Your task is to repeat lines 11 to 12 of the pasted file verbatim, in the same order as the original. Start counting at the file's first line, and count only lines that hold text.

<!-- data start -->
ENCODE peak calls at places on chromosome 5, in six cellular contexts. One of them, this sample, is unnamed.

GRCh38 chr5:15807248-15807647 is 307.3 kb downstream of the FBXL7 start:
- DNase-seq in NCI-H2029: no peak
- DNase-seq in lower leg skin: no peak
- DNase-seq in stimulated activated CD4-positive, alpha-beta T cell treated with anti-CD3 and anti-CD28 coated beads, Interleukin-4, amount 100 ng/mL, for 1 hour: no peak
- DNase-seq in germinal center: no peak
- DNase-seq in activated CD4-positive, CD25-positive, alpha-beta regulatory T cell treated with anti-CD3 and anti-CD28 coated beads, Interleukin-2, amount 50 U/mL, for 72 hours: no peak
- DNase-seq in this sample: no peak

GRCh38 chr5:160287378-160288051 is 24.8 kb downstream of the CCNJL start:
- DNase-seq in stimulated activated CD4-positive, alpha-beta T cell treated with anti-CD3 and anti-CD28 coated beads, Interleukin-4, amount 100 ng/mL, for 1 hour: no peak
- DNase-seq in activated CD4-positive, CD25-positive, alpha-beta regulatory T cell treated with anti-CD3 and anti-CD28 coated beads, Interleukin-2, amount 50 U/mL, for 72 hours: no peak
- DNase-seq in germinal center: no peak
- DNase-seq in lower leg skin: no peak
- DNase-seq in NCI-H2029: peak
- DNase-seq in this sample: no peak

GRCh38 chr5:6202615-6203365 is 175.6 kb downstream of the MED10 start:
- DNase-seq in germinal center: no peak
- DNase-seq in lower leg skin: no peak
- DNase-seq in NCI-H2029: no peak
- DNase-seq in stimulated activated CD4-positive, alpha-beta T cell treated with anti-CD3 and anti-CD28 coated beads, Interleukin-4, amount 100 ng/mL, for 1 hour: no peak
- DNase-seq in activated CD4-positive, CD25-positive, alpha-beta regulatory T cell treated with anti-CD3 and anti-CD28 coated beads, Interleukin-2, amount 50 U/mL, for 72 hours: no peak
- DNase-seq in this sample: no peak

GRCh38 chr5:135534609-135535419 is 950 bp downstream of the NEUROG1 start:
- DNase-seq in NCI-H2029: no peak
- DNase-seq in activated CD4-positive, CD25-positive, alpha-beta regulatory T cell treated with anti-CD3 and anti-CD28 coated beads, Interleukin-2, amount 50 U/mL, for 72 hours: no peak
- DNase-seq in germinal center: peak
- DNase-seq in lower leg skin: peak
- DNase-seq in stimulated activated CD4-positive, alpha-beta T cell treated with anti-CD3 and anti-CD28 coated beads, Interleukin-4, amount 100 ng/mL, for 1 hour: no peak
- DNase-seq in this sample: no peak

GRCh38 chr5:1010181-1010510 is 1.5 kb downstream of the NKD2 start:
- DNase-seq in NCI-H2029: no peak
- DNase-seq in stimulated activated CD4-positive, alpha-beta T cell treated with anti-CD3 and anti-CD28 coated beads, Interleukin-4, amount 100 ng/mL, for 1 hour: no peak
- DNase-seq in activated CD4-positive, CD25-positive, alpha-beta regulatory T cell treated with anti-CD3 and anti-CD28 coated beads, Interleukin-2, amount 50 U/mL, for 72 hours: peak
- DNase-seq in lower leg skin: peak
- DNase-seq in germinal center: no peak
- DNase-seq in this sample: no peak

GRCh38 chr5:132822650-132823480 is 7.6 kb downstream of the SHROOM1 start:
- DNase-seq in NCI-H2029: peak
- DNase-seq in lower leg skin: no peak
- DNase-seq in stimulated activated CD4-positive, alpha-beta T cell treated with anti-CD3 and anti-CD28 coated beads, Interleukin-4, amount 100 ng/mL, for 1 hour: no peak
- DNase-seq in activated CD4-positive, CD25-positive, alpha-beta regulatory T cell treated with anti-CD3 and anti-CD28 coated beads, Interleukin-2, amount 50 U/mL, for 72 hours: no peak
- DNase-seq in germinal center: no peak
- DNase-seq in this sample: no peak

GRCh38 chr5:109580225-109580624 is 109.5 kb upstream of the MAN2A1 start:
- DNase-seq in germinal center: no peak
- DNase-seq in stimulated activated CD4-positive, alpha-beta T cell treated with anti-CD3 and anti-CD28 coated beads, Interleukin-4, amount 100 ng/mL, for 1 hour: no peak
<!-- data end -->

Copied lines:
- DNase-seq in activated CD4-positive, CD25-positive, alpha-beta regulatory T cell treated with anti-CD3 and anti-CD28 coated beads, Interleukin-2, amount 50 U/mL, for 72 hours: no peak
- DNase-seq in germinal center: no peak